Diabetes associated with increased mortality rate after acute myocardial infarction

Diabetes mellitus (DM) is associated with a 32% increased risk of all-cause mortality among patients hospitalized with acute myocardial infarction (AMI) at 3 years, and younger patients with DM have a more than 2-fold increased risk in compared to those without DM, according to a study published in diabetes and metabolism🇧🇷

The investigators analyzed the prevalence of diabetes and related clinical outcomes in patients aged 55 years and younger with AMI and compared the baseline characteristics and clinical outcomes of diabetic and non-diabetic patients with AMI by age.

Data were obtained from the Korea Acute Myocardial Infarction Registry–National Institutes of Health database. Patients with AMI were enrolled at 20 major percutaneous coronary intervention centers in Korea from November 2011 to December 2015.

The overall cohort included 12,600 patients. The “young” group (age ≤55 years) included 3,590 participants, of whom 953 (mean age, 48.6±5.2 years; 9.0% women) had diabetes and 2,637 (mean age, 47.9 ±5.7 years; 6.6% women) no. have diabetes. The “elderly” (>55 years) group included 9010 patients, of which 3341 (mean age, 69.7±8.2 years; 36% women) had diabetes and 5669 (mean age, 69.9±8 years, 9 years; 31% women) no. 🇧🇷

The primary outcome was all-cause mortality at 3 years. The cohort had an overall DM prevalence of 34.1% and 19.7% of participants were diagnosed with diabetes at initial admission.

Among all participants, all-cause mortality (12.6% vs 6.8%; adjusted hazard ratio [HR], 1.32; 95% CI, 1.14-1.53; P <0.001), cardiac mortality (6.6% vs 3.4%; adjusted HR, 1.29 [1.05-1.59]🇧🇷 P =0.016), recurrent myocardial infarction (5.1% vs 3.0%; adjusted HR, 1.38 [1.13-1.69]🇧🇷 P =0.002) and major adverse cardiac events (19.8% vs 11.6%; adjusted HR, 1.17 [1.05-1.31]🇧🇷 P =0.005) were significantly higher in patients with DM compared to patients without DM, respectively, during follow-up.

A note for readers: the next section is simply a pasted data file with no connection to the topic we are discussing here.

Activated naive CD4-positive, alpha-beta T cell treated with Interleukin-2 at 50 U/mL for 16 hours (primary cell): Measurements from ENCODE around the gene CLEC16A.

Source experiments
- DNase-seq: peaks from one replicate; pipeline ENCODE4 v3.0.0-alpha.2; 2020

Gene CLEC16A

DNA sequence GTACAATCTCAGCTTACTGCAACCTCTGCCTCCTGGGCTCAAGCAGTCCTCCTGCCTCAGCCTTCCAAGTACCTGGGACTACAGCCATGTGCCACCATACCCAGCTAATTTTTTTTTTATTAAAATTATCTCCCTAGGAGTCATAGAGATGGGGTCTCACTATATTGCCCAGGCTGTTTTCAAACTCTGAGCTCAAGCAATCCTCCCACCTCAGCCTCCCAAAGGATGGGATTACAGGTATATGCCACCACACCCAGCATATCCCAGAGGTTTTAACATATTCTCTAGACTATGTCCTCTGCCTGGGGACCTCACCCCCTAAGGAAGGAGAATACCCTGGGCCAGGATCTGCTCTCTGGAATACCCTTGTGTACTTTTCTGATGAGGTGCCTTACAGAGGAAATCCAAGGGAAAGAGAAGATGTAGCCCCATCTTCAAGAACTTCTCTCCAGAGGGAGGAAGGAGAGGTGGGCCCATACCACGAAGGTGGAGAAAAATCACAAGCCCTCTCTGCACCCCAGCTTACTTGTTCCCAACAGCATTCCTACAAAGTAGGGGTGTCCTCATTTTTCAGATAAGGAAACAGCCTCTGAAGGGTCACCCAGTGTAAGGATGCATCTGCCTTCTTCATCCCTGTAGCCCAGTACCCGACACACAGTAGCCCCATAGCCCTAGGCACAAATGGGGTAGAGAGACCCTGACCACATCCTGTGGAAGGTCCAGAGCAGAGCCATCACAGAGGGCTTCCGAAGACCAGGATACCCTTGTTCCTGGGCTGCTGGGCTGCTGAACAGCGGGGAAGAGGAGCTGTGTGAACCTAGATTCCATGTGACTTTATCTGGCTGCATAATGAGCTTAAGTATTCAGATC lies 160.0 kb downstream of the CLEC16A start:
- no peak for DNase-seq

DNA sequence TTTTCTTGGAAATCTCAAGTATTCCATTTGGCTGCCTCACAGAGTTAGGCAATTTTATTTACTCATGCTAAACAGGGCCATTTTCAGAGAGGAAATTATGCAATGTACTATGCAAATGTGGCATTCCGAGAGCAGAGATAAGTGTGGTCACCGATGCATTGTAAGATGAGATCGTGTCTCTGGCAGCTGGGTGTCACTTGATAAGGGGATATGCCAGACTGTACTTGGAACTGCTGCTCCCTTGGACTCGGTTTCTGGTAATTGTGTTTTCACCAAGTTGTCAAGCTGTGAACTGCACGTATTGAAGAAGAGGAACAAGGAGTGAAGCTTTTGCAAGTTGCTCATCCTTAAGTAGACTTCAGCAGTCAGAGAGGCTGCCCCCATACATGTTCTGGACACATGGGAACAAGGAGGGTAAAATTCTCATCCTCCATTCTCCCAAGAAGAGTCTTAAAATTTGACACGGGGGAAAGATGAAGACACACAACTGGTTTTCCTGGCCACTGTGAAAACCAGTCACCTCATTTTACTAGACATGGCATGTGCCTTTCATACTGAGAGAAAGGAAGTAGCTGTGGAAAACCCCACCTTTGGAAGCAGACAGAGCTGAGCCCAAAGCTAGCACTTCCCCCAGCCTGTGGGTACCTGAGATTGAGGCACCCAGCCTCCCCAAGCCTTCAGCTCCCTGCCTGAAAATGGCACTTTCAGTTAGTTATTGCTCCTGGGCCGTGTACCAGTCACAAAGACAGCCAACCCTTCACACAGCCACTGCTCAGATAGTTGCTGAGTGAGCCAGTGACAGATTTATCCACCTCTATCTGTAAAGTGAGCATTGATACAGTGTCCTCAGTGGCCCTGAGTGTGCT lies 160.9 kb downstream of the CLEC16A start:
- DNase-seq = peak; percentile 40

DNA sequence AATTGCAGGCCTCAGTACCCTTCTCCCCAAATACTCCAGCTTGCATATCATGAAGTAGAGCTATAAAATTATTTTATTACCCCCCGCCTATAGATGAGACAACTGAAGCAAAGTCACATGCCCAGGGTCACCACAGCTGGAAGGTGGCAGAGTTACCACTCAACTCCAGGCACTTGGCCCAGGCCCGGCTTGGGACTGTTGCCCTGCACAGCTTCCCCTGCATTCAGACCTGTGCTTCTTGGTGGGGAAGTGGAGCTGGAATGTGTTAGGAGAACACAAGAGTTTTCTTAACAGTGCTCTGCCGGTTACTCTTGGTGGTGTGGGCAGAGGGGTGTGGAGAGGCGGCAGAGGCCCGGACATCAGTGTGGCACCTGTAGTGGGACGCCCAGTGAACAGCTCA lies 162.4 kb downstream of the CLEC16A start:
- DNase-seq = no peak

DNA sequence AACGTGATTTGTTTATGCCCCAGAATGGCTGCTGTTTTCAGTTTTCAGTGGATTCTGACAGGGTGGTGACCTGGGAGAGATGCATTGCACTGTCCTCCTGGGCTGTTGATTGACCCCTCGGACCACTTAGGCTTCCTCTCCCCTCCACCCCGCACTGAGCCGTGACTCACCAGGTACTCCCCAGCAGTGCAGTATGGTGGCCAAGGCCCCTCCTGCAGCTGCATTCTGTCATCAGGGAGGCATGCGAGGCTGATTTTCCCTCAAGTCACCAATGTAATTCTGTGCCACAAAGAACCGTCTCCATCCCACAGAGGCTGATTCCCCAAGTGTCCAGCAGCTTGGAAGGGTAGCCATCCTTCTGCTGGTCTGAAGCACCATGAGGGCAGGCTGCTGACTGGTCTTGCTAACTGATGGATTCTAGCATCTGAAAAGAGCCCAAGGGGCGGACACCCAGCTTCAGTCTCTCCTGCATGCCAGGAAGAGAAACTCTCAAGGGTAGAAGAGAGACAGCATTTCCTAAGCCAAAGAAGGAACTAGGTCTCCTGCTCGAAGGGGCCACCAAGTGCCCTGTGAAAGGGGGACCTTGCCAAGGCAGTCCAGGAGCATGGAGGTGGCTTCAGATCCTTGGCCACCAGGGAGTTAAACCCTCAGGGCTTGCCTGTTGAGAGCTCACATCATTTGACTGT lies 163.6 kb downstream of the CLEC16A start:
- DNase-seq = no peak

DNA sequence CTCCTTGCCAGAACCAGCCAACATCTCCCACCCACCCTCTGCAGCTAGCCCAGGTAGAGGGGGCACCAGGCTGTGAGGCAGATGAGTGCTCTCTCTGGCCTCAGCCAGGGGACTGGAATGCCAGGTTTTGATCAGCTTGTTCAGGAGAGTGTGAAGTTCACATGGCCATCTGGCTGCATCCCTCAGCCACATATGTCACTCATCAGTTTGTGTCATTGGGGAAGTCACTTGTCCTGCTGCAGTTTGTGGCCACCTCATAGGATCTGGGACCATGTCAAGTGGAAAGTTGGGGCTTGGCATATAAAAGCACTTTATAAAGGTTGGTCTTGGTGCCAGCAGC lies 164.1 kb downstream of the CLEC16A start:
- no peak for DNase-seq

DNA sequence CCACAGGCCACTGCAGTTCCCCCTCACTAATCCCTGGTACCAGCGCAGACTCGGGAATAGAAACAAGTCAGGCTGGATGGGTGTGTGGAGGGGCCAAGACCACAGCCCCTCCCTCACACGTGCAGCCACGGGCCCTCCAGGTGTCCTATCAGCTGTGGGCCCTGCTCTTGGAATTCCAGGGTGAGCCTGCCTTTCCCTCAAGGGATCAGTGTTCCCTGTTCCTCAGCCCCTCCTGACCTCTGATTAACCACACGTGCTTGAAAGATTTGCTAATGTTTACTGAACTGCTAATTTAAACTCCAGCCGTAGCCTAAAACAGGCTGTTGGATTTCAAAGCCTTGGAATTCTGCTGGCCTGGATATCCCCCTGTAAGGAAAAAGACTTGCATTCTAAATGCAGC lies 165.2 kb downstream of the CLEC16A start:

Diabetes was strongly associated with long-term all-cause mortality in both age groups after multivariate adjustment, especially in the youth group.P value for the interaction between age and diabetes =.008). Patients with diabetes had a 107% higher risk of 3-year mortality compared to those without diabetes if they were 55 years or younger. Patients with diabetes had a 25% higher risk of all-cause mortality at 3 years compared with those without diabetes if they were 55 years or older after adjustment.

In the analysis using age as a continuous variable, similar results were observed, with P value of 0.003 for the interaction between age and diabetes in the multivariate model adjusted for all-cause mortality. Similar findings were found for cardiac mortality and major adverse cardiovascular events.

Study limitations include the retrospective design, and data were limited on diabetes duration, treatment, severity, management, and complications. In addition, there was heterogeneity in laboratory parameters and clinical practice, which may have affected clinical results.

“This study emphasizes that diabetes is not uncommon in young patients with AMI, and the adjusted risk of all-cause mortality as a result of diabetes is markedly higher in younger patients,” the researchers wrote. “These findings highlight the need for a major research effort to identify new aggressive strategies for managing AMI and preventing post-AMI adverse cardiovascular events, especially in young diabetic patients.”

Reference

Song PS, Ahn KT, Kim MJ and others. Age-related difference in the impact of diabetes mellitus on all-cause mortality after acute myocardial infarction. Diabetes Metab🇧🇷 Published online April 20, 2022. doi:10.1016/j.diabet.2022.101349

Diabetes associated with increased mortality rate after acute myocardial infarction

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